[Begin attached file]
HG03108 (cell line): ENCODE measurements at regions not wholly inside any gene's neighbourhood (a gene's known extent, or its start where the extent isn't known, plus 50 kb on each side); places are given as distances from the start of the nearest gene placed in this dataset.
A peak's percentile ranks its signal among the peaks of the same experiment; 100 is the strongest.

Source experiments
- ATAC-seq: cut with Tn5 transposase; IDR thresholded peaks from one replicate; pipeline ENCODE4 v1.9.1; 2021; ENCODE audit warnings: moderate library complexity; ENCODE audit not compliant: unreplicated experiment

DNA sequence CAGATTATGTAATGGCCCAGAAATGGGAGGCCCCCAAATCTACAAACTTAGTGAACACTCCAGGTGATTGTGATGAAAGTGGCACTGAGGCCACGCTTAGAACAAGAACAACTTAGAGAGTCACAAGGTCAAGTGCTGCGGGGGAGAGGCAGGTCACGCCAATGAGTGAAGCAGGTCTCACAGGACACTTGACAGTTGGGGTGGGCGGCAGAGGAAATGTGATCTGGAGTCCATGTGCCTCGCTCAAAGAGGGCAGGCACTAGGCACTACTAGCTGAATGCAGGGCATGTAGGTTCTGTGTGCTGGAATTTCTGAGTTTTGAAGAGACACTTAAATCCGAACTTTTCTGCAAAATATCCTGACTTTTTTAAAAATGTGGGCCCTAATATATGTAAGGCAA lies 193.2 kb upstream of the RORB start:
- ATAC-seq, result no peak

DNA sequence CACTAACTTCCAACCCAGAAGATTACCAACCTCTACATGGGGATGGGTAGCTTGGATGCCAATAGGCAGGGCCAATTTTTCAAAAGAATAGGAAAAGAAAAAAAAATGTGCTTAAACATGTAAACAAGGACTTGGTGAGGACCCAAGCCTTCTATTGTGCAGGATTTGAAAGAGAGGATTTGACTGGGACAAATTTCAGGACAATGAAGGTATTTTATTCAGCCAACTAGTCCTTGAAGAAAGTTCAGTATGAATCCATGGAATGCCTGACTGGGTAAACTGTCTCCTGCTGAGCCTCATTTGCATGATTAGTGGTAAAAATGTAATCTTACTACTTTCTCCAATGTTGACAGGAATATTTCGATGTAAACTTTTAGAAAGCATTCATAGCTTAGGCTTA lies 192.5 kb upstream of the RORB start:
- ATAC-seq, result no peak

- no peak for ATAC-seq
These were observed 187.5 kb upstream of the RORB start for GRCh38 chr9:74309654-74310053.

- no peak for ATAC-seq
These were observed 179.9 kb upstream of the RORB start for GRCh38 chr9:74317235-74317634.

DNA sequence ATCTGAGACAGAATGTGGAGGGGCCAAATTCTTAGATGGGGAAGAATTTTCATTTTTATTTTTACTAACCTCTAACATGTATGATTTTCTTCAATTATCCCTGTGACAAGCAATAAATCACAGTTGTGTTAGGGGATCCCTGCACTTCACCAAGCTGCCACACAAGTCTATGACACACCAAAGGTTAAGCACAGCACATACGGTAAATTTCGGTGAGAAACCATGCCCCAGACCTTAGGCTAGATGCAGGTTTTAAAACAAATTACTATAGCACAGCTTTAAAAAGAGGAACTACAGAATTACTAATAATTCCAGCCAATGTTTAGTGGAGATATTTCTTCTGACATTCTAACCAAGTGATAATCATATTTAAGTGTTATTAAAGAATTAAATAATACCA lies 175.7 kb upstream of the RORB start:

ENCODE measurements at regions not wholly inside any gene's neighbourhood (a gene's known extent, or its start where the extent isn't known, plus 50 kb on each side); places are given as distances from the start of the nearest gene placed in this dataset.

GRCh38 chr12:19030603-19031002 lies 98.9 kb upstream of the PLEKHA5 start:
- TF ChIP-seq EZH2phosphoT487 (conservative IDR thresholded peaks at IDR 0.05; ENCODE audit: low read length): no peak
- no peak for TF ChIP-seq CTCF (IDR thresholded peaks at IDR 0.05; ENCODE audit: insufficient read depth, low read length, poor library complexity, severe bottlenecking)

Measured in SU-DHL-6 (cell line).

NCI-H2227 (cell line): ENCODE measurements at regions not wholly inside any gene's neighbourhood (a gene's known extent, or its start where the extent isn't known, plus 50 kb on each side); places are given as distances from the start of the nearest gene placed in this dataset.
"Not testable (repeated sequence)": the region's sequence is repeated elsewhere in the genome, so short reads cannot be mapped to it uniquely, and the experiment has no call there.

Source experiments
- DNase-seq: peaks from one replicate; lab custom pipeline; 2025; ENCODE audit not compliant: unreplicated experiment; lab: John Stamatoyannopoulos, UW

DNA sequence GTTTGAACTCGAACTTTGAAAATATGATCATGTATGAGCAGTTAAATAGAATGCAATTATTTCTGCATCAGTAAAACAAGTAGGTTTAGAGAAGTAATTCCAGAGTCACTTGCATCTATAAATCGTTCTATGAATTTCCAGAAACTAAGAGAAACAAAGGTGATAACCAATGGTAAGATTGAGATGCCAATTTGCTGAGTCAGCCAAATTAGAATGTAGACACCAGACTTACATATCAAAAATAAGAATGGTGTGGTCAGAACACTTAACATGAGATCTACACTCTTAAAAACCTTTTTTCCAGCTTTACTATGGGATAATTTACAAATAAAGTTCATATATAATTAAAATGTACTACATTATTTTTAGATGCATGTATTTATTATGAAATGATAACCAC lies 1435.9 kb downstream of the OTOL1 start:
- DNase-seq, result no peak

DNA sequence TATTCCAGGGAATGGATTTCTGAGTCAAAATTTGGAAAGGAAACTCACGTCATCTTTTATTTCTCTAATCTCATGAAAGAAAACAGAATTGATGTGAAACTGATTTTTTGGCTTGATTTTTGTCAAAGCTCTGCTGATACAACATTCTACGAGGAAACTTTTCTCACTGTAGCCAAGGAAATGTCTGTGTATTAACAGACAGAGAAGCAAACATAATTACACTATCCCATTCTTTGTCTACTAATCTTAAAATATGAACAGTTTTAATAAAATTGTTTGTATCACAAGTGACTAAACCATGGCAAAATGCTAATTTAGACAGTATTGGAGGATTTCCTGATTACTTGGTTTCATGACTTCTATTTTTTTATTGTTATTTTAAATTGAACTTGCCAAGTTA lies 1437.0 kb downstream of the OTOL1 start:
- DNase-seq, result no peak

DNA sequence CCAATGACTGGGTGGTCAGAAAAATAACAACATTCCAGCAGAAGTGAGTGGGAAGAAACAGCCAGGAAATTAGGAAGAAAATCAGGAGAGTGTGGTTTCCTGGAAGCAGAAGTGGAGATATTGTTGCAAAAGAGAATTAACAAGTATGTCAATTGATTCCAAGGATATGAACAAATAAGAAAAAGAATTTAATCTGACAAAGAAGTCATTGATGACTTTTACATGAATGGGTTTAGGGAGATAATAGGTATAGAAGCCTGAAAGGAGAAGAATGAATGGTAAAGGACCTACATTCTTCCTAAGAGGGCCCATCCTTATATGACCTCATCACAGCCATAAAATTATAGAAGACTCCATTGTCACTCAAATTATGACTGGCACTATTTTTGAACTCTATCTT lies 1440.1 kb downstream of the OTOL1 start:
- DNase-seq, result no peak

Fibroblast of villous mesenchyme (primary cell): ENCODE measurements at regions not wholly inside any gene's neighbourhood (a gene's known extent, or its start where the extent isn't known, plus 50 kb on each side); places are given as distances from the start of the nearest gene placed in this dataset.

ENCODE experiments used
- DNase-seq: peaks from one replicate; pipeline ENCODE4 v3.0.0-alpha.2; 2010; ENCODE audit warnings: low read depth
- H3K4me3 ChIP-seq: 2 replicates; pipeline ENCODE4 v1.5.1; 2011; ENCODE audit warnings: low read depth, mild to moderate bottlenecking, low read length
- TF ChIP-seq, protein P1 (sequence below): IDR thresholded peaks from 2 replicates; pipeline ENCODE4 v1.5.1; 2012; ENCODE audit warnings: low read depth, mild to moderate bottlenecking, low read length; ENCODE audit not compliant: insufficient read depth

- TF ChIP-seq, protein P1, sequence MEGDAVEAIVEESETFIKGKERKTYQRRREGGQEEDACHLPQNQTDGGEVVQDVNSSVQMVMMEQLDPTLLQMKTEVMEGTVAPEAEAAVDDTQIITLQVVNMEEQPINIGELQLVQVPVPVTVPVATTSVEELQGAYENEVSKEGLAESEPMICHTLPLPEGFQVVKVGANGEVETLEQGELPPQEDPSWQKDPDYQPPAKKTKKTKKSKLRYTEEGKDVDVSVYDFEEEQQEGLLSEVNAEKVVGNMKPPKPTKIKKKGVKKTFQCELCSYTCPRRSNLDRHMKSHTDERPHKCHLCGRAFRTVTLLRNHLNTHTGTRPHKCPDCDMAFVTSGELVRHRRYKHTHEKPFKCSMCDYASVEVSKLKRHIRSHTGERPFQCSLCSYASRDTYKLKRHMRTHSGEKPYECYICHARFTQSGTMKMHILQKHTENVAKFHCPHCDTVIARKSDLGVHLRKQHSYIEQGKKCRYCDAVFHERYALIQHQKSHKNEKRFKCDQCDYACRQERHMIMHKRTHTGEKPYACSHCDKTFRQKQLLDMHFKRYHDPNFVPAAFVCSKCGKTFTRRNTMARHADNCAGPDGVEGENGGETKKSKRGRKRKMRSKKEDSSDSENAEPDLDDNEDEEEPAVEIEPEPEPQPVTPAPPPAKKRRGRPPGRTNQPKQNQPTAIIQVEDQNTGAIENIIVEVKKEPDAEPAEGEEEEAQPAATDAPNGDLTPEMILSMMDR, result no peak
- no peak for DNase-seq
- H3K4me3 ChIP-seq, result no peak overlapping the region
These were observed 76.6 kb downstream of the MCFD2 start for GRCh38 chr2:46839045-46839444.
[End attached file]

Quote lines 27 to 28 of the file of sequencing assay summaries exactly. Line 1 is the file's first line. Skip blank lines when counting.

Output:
DNA sequence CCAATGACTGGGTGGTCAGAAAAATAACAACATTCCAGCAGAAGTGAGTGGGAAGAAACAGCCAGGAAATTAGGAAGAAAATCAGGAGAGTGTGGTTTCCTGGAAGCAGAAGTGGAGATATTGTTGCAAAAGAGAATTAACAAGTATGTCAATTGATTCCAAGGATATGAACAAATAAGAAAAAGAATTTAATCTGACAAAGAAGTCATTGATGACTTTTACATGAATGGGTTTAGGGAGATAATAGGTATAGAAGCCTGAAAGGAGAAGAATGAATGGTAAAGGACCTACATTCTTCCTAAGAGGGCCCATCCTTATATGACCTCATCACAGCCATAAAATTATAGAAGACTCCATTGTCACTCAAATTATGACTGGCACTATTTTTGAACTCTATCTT lies 1440.1 kb downstream of the OTOL1 start:
- DNase-seq, result no peak